'IRL' author says it's OK that we're spending so much of our lives online

IRL: Finding Realness, Meaning, and Belonging in Our Digital Lives by Chris Stedman
Broadleaf Books

How much of your life did you live online this year?

Maybe it's your entire work life. Maybe much of your family time has been on Zoom. Perhaps you're even gearing up for a FaceTime Christmas or New Year's Eve. The question is, are these interactions any less real than if they were happening "in real life"?

Chris Stedman, author of the new book “IRL: Finding Realness, Meaning, and Belonging in Our Digital Lives,” started thinking about this before the pandemic began.

"I spent the last few years really wrestling with this sort of central question of what it means to be real in a time when so much of our life now happens in spaces that we have absorbed the idea that they're less real," he told NPR.

A few years ago, Stedman said, he had just gone through a bad breakup and then he got scabies. The problem was that he felt he couldn't tell anyone. He'd curated his social media feeds to make it look like his life was perfect, like he was always happy and handsome and having fun. But at that moment, he decided enough was enough. He took a selfie — in which he sort of looks like a heartbroken man with scabies — and put it on Instagram where everyone could see it.

Interview Highlights

Stedman on his breaking point and subsequent journey

That really felt like the first moment when I actually showed everyone else in my life, anyone who didn't see me in person, a little bit of what was going on and where I was at. What's funny is I look at it now, and it's first of all, it's not really a bad picture. But what was notable to me about it was that it felt so stark and it felt so sort of out of place from the rest of my sort of digital output. You know, I wanted to understand why it felt so difficult to me to share that photo.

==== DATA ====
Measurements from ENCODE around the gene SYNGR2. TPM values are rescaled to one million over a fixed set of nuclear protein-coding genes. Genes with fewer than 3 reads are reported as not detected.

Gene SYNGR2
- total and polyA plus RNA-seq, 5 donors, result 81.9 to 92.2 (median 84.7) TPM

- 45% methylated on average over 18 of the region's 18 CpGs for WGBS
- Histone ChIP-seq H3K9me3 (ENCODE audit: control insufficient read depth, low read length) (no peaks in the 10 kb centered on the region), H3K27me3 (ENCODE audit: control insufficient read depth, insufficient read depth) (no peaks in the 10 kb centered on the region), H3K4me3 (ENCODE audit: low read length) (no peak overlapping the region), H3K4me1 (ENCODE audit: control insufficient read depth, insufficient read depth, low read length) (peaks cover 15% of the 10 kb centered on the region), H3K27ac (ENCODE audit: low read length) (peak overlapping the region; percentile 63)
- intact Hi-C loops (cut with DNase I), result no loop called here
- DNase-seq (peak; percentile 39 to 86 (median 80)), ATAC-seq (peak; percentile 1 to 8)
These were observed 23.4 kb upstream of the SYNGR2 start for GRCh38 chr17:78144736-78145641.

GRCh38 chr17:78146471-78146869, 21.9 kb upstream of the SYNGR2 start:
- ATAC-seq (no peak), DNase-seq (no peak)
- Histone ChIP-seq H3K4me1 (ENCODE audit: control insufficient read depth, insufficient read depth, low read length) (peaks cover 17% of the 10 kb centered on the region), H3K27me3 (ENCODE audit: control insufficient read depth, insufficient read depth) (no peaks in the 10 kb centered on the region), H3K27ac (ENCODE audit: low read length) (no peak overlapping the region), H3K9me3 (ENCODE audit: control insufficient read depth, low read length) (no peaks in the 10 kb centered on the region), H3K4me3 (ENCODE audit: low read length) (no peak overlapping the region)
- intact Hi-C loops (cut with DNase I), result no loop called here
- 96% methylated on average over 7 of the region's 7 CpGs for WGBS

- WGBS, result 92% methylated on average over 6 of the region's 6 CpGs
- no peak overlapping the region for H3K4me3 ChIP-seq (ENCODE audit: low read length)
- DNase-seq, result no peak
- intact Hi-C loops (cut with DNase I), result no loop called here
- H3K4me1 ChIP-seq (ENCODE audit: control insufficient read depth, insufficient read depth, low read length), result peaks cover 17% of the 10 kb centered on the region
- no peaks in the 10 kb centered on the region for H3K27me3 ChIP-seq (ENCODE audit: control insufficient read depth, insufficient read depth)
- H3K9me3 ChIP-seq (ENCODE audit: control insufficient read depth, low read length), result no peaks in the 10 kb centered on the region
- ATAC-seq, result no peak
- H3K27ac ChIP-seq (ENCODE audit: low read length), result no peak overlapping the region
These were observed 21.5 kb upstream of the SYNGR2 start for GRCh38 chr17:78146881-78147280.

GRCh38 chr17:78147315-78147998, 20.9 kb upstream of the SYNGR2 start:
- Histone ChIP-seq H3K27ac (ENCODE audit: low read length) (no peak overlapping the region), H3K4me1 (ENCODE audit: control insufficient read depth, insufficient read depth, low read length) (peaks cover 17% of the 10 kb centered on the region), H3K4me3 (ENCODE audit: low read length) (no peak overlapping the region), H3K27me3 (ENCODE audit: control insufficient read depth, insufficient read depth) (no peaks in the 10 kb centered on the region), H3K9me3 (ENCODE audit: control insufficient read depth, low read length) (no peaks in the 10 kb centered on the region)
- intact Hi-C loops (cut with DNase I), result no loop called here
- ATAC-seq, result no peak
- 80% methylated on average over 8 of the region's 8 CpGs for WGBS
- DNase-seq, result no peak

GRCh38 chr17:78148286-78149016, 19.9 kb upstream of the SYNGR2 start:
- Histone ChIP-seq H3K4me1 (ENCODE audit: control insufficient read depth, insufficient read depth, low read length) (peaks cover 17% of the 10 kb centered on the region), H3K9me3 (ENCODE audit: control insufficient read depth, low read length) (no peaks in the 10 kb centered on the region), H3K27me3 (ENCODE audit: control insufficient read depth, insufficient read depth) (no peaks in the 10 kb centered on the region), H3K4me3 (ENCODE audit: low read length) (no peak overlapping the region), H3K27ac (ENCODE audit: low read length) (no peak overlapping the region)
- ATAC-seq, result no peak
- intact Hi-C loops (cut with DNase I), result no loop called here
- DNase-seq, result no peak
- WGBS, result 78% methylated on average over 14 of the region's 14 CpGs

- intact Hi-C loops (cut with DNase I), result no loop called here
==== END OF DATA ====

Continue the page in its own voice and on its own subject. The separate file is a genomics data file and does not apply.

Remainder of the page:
On our multiple selves

For all of human history, we have always been multiple selves. The person I am in this conversation with you right now is different from the person I am when I'm just talking crap with my best friends or when I'm hanging out with my mom. You know, these are all sort of slightly different versions of me. But I think when we are confronted with that reality, sometimes the way that we respond to that is by saying, well, one of those is my sort of true self and the rest are all kind of fake or different versions of myself that I'm putting on for others. But the reality is, who we are is not one true self and a bunch of other fake selves, but rather a composite of many selves. And the Internet, I think, gives us a chance to see these things in ourselves, the things that we're often less comfortable with.

On online trolls and vulnerability

Very early on in my career, I got a lot of very negative attention from people who didn't agree with some of my ideas and for years was very personally attacked. I think my reaction to that really was to withdraw. And I think that's a big part of why I presented a very sort of safe self on the Internet for years. But what I realized is that that actually really didn't protect me, because even though I maybe felt like I was safe from trolls, I was safe from people being really critical of me, I also was not feeling like myself online. I think that in order to feel like ourselves, we have to be vulnerable. Vulnerability is a risk, right? It's a risk that we'll get hurt. But that risk exists in every other part of our life.

On coming out and finding community online

Coming out online became a way of finding a sense of community at a time when I desperately needed one, when I was very isolated as a young, queer person in a community where I didn't see any other queer people around me. I write about it in “IRL,” in the context of talking about my love of maps as a kid. I grew up in a community that felt small to me in all kinds of ways. And I loved atlases as a kid because they helped me place myself in a much broader world. I could read all about countries that I had never been to, communities that I had no connection to, and see that there was so much else in the world beyond just my one town. And the Internet functioned very similarly to me at a time when I saw no other LGBT people around me. I could log on to the Internet and find other people, see that the world was so much broader than what I knew.

Copyright 2020 NPR. To see more, visit https://www.npr.org.

Your support matters.

You make MPR News possible. Individual donations are behind the clarity in coverage from our reporters across the state, stories that connect us, and conversations that provide perspectives. Help ensure MPR remains a resource that brings Minnesotans together.